KAOHSIUNG, Taiwan -- A couple in Kaohsiung succumbing to avarice were indicted for an alleged attempt to deprive a friend of a super lottery prize after the lotto ticket they were asked to buy hit the NT$920 million (S$40.296 million) jackpot.
Prosecutors in southern Kaohsiung City said an engineer surnamed Tu working at a high-tech firm asked a friend, Chang, to purchase Super Lotto tickets for him with numbers he choose in July last year because he was tied up with work in mainland China.
Tu said he befriended Chang and his wife years back after he started to purchase lotto tickets at their betting station. The friendship persisted although the couple closed the betting business three years ago.
While back on a home visit in May last year, Tu paid an advance of NT$2,000 (S$87.60) to entrust the couple to buy the tickets for him by circling his favorite numbers, which he sent to Chang via text message.
Tu also made an elaborate effort to call Chang in the afternoon of July 2 as a reminder.
Records show that Chang made the bet for Tu six minutes after receiving the mobile phone call.
However, Tu was given a cold shoulder after he learned about the winning numbers and called the friend in the evening of the same day. Detecting the lack of warmness from the friend in their conversation over the phone, Tu called Chang several more times and started recording their conversations over the phone.
Chang asked for a cut from the bonanza and talked about a plan to discuss with Tu how much should be given to charity.
It turned out that Chang's wife took the winning ticket and claimed the prize money - NT$739.9 million (S$32.4 million) after tax - which was remitted into her bank account on July 8.
Since then, the Changs no longer took his phone calls, Tu said.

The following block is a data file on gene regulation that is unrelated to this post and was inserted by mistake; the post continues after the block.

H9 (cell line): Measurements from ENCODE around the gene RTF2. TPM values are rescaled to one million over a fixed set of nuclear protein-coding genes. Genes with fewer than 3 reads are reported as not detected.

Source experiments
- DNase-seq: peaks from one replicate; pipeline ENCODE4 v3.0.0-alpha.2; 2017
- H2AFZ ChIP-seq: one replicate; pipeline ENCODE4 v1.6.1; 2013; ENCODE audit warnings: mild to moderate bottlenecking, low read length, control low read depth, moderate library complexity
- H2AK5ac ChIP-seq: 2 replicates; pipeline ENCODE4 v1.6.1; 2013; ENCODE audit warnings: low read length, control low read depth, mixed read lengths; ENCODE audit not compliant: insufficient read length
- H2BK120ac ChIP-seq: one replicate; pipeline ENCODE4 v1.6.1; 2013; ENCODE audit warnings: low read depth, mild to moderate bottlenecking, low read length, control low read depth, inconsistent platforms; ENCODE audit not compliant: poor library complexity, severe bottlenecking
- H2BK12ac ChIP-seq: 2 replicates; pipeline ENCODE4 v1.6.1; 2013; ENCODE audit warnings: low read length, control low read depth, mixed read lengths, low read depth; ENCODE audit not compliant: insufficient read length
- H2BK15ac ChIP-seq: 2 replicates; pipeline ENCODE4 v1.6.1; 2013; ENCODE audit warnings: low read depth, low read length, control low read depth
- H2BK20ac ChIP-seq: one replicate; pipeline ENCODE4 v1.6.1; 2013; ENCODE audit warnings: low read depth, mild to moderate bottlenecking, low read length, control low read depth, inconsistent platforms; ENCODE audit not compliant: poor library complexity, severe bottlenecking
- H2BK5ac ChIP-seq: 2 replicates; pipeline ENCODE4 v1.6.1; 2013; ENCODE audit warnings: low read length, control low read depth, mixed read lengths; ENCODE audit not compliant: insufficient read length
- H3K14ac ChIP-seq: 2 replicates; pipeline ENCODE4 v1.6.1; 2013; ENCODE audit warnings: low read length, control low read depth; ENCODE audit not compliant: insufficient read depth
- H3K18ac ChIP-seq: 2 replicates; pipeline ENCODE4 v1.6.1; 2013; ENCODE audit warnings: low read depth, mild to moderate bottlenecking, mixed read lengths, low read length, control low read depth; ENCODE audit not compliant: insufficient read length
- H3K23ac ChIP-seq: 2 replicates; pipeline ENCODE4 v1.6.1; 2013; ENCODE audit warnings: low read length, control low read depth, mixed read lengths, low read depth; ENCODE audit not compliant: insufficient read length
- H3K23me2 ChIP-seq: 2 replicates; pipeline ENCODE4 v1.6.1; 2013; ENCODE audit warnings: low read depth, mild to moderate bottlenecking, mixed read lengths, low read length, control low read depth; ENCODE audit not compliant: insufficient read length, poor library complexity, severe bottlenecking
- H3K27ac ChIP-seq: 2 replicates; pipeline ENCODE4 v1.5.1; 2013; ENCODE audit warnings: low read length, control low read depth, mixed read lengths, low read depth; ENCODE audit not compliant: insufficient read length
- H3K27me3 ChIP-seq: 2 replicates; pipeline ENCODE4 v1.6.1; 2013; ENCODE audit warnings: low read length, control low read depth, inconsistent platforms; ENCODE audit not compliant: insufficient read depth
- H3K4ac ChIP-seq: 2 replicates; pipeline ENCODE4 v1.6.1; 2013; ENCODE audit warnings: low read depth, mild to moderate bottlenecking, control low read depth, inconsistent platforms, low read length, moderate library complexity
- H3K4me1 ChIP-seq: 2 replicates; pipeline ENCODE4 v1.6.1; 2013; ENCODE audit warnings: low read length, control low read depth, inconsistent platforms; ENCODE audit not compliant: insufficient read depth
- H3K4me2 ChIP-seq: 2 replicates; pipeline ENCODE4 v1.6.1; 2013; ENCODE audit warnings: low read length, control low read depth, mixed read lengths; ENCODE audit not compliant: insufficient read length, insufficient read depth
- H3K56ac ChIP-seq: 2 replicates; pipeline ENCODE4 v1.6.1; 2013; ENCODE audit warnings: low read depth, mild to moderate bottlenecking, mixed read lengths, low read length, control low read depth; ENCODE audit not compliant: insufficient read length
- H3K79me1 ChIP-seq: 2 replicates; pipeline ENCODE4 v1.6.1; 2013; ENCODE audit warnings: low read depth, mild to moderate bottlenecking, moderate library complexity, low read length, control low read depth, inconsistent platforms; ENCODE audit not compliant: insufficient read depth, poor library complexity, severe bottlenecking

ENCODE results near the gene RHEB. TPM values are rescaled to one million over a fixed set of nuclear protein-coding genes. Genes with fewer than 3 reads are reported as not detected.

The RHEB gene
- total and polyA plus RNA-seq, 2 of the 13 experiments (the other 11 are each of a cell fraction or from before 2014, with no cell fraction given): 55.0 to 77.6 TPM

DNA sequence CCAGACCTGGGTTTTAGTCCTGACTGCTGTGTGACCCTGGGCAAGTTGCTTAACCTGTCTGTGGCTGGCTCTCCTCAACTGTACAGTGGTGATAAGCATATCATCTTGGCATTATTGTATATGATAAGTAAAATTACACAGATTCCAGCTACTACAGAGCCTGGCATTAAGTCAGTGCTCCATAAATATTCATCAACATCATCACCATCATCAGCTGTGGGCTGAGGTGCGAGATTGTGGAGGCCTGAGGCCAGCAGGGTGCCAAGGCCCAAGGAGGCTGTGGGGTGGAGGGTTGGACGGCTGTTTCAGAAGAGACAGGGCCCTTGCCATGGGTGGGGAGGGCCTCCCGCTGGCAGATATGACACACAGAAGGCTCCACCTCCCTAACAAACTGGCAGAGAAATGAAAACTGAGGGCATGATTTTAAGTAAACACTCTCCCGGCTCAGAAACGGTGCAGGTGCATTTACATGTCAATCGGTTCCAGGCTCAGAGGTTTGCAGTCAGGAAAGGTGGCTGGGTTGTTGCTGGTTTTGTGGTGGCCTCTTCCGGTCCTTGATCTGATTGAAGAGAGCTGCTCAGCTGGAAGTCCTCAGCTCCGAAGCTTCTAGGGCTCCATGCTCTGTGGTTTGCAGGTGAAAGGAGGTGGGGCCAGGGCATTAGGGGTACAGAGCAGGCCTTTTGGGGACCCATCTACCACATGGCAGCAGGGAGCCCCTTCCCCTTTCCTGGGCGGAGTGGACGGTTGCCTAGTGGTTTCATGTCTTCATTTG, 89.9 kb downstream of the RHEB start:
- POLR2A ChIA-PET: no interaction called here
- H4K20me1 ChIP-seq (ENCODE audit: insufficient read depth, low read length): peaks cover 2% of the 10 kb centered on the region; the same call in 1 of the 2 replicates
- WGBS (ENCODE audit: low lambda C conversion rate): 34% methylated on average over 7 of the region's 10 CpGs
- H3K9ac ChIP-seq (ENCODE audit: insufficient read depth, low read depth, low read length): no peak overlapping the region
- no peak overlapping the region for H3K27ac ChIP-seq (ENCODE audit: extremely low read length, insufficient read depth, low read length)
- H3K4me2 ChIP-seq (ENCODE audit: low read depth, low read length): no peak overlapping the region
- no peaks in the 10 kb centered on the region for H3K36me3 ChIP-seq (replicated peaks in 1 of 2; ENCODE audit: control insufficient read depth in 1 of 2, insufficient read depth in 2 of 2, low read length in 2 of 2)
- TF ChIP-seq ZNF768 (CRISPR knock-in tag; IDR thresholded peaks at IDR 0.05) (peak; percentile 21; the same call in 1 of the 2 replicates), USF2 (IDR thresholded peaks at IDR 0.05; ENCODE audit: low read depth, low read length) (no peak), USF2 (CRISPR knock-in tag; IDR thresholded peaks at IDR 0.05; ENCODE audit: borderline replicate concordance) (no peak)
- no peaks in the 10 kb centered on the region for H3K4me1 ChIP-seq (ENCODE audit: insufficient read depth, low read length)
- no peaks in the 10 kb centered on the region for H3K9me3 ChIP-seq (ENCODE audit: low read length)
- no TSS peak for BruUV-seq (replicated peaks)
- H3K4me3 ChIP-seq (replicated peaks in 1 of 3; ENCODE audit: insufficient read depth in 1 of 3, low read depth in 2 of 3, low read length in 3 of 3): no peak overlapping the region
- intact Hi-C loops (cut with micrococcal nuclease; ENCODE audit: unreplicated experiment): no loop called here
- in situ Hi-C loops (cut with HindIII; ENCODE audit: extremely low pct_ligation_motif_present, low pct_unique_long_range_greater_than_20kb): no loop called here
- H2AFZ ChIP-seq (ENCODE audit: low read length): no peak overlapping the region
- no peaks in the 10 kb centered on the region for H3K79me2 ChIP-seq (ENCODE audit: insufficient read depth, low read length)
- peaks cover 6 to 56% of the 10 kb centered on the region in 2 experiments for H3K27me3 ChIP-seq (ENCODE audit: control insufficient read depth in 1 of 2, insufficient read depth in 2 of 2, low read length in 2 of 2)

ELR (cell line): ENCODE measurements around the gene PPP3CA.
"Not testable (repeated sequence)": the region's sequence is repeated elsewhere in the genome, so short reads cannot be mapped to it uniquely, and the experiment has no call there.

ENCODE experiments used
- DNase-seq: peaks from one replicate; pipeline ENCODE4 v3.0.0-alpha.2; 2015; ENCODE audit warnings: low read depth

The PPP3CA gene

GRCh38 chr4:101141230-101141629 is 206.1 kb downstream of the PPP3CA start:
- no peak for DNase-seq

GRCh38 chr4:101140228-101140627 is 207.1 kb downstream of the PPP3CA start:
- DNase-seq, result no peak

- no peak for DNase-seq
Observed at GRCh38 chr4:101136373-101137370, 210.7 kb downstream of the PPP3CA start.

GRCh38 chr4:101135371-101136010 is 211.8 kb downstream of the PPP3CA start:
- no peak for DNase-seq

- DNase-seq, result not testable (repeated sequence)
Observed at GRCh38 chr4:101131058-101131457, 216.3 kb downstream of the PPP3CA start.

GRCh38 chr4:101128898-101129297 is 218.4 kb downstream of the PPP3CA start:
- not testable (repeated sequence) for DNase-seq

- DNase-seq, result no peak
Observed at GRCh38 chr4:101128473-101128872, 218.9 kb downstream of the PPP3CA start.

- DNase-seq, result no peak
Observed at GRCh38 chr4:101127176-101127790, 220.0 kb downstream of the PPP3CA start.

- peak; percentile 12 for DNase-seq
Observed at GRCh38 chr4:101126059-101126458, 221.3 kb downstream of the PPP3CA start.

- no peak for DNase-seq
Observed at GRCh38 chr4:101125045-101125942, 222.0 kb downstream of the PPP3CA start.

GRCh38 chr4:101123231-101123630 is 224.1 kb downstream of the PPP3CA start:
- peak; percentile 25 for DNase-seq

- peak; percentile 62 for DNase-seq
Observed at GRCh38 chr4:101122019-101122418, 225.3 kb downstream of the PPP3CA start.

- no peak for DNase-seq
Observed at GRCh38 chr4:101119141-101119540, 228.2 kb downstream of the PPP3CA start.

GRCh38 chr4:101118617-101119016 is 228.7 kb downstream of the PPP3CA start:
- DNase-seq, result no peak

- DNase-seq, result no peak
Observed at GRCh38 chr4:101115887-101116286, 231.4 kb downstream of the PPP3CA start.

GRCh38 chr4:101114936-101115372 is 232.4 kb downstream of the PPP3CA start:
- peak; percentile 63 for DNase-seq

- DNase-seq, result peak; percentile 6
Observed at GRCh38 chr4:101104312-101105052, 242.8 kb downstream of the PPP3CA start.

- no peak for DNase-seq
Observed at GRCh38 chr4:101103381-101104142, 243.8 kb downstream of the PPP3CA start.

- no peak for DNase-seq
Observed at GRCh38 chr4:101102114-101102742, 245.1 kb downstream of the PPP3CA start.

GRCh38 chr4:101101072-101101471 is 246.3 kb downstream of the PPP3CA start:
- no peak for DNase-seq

Tu said he always honored his promise to make payments for every bet he asked the Changs to make on his behalf.
The Changs also faithfully made the bets for Tu according to the numbers he selected.
But the trust still failed the litmus test after Tu's numbers won him a huge fortune.
After Tu filed the lawsuit against the Changs, the couple confirmed that they did receive Tu's instructions to make the bet with the numbers he picked.
The Changs said they did make the bets based on Tu's recommendation. But they argued that they had not promised to buy the lotto ticket for Tu.
Furthermore, they said the money spent on the winning ticket belonged to them.
To help settle the dispute, prosecutors launched an investigation and managed to ask Taiwan Lottery Co. (TLC) to temporarily freeze the prize money in the bank account.
A TLC executive said it's the company policy to make the payment to anyone who presents a winning ticket.
But they also said this is a highly unusual case and the company decided to take advice from prosecutors to freeze the funds until the legitimate winner was identified.
A prosecutor revealed that evidence showed that it was the Changs who failed to honor their promise. There were also signs showing that they did not tell the truth in polygraph testing.
The Changs could face a maximum imprisonment of five years if they are convicted of breach of trust.
Experts suggested that lotto bettors should take proper measures to safeguard their interests and avoid possible disputes when asking others to make the bets for them.
The steps include signing written agreements or using text messages as evidence. But the selected numbers should be included in the pacts or communications messages, they said. People should also use written agreements, and signatures by all members acknowledging the pact, and make a copy of the lottery tickets purchased, they suggested.